Amplitude growth rates of quasi-monochromatic gravity waves were estimated and compared from multiple instrument measurements carried out in Brazil. Gravity wave parameters, such as the wave amplitude and growth rate in distinct altitudes, were derived from sodium lidar density and nightglow all-sky images. Lidar observations were carried out in São Jose dos Campos (23
W) from 1994 to 2004, while all-sky imagery of multiple airglow layers was conducted in Cachoeira Paulista (23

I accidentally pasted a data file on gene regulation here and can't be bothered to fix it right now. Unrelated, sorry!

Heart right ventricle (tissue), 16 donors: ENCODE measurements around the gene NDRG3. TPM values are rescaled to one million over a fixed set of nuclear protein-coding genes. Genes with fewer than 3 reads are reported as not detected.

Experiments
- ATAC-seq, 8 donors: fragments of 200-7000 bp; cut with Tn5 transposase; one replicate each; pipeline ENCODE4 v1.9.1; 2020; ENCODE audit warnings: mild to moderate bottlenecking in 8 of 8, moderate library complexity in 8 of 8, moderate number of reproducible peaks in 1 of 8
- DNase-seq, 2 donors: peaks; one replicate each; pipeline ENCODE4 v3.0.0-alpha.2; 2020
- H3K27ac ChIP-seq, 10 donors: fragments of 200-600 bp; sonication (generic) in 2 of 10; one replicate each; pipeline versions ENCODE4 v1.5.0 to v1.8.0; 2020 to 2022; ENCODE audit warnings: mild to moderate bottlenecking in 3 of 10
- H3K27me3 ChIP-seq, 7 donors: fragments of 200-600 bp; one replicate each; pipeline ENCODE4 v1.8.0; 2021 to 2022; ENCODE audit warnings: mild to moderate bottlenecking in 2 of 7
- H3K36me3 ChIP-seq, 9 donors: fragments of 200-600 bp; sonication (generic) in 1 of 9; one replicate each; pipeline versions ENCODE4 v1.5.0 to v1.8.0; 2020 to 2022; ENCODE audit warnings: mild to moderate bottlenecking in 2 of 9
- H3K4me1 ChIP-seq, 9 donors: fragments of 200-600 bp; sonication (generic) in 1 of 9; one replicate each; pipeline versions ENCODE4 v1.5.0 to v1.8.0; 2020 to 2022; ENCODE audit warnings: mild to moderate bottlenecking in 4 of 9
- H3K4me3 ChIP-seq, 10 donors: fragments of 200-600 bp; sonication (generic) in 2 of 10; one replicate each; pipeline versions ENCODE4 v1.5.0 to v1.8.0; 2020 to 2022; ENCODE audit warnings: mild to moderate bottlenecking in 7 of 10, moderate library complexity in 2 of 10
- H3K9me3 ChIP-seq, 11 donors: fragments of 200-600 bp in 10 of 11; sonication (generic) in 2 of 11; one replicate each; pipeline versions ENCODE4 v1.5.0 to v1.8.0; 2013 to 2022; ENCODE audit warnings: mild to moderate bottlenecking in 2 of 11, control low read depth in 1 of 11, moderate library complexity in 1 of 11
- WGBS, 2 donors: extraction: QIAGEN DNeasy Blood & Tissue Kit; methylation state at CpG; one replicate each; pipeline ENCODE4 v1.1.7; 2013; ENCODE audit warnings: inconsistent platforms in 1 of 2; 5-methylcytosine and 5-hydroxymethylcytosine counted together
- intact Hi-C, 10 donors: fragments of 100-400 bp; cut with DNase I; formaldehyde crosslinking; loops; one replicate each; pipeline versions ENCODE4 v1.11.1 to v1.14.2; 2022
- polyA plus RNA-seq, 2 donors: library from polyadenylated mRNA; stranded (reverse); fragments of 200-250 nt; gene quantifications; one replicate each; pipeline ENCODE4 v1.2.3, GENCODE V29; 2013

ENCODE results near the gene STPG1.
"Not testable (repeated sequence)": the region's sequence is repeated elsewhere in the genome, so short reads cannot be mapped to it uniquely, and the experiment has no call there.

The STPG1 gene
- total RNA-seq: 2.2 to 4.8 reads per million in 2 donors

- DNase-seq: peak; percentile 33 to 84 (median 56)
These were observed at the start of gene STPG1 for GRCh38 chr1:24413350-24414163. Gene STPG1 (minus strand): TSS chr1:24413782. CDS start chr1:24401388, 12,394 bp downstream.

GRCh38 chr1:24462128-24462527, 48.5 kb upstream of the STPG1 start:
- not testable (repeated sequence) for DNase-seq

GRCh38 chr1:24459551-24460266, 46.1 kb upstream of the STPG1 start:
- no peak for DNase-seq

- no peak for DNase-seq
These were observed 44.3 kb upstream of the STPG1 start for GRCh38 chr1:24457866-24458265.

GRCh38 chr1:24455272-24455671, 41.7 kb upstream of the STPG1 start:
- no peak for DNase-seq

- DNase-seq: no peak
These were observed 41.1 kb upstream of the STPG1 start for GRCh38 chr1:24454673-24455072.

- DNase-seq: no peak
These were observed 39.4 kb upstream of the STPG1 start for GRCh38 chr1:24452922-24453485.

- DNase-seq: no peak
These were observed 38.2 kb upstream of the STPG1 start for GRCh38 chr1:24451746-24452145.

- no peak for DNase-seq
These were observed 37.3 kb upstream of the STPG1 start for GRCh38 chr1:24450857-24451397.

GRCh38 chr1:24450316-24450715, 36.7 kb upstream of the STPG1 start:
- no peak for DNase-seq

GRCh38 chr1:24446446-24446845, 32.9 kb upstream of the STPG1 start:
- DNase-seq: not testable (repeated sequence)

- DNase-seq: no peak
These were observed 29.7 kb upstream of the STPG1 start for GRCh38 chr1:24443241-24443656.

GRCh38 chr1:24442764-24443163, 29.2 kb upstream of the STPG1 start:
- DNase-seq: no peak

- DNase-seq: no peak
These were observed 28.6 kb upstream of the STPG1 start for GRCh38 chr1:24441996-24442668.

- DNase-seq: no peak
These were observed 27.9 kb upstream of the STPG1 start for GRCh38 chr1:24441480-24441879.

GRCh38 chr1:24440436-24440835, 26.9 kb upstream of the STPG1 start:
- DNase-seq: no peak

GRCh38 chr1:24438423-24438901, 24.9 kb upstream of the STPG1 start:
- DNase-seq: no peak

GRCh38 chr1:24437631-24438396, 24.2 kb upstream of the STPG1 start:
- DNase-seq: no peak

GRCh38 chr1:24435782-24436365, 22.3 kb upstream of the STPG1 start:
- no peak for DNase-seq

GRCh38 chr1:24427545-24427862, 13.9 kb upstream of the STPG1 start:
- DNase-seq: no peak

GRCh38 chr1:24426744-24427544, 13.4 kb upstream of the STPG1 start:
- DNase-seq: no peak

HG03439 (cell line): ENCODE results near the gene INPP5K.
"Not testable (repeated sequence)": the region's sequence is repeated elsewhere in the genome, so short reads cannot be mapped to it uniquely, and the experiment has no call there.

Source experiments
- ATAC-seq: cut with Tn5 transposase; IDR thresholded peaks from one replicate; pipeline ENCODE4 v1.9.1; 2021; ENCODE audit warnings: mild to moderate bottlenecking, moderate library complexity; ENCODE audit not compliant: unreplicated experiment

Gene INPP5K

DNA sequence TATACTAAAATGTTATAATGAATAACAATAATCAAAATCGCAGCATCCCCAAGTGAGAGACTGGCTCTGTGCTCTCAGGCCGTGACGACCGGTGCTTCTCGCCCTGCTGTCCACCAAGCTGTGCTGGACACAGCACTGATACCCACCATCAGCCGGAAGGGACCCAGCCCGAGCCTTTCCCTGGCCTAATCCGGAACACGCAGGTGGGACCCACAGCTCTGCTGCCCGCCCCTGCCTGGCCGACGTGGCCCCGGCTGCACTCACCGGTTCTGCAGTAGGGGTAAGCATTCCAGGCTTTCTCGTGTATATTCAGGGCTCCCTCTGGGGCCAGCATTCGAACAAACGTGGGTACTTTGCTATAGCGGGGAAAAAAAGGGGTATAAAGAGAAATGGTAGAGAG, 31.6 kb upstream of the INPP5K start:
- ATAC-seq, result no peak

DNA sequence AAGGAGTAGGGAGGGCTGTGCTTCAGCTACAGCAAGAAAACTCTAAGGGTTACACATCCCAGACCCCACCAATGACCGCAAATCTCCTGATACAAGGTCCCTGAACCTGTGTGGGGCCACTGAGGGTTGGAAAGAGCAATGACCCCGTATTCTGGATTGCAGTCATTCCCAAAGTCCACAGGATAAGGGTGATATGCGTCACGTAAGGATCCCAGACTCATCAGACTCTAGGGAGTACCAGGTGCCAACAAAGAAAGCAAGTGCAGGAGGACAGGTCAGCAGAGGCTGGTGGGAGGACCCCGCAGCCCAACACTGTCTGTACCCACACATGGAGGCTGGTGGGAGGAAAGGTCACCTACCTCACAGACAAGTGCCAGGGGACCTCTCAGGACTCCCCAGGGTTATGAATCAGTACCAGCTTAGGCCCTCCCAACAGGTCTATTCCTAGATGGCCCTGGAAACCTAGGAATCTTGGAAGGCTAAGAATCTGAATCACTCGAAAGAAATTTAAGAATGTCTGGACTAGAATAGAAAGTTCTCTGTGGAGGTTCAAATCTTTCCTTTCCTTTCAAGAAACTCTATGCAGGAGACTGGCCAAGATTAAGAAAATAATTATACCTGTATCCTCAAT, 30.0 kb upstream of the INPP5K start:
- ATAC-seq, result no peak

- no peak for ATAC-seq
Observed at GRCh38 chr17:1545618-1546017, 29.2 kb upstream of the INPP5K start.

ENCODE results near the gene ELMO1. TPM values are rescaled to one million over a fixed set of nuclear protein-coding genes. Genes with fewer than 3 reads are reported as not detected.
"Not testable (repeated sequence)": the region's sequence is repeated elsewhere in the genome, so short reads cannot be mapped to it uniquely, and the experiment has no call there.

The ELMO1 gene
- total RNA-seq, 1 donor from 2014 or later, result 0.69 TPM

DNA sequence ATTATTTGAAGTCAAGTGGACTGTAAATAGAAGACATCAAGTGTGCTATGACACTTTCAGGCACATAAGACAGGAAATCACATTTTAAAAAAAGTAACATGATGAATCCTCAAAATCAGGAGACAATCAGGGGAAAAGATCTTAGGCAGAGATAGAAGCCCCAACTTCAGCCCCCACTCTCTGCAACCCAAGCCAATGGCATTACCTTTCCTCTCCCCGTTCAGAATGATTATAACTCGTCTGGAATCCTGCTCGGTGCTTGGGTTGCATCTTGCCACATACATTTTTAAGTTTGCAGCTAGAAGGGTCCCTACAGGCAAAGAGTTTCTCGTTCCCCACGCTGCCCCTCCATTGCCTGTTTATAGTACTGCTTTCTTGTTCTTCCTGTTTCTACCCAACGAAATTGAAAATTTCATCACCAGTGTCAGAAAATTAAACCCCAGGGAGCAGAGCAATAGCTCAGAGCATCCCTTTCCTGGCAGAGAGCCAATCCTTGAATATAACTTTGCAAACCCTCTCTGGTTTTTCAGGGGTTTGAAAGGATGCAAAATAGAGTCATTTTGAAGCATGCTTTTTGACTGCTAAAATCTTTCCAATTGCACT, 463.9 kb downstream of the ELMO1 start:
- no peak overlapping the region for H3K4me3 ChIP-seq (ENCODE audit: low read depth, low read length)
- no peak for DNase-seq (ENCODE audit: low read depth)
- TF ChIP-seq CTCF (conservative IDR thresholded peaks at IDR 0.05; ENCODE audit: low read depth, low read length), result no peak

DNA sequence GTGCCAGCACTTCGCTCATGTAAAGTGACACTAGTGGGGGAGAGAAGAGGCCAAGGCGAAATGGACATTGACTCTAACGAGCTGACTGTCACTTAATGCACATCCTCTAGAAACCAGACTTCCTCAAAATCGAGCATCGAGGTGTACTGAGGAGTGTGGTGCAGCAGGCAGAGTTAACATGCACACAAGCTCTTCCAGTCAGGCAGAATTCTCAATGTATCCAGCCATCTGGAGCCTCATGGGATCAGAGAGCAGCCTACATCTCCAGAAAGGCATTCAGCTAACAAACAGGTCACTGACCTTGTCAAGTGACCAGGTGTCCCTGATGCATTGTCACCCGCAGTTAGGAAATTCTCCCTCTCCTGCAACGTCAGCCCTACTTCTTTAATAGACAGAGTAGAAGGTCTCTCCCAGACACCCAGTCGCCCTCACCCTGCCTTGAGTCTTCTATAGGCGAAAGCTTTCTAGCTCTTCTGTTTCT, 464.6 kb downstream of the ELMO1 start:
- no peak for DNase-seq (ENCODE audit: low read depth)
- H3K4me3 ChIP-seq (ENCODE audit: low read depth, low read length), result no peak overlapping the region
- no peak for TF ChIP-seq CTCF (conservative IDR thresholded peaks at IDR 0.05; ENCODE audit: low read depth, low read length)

W) from 1999–2000 and 2004–2005. We have found that most of the measured amplitude growth rates indicate dissipative behavior for gravity waves identified in both lidar profiles and airglow image datasets. Only a small fraction of the observed wave events (4% imager; 9% lidar) are nondissipative (freely propagating waves). Our findings also show that imager waves are strongly dissipated within the mesosphere and lower thermosphere region (MLT), decaying in amplitude in short distances (<12 km), while lidar waves tend to maintain a constant amplitude within that region. Part of the observed waves (16% imager; 36% lidar) showed unchanging amplitude with altitude (saturated waves). About 51.6% of the imager waves present strong attenuation (overdamped waves) in contrast with 9% of lidar waves. The general saturated or damped behavior is consistent with diffusive filtering processes imposing limits to amplitude growth rates of the observed gravity waves.
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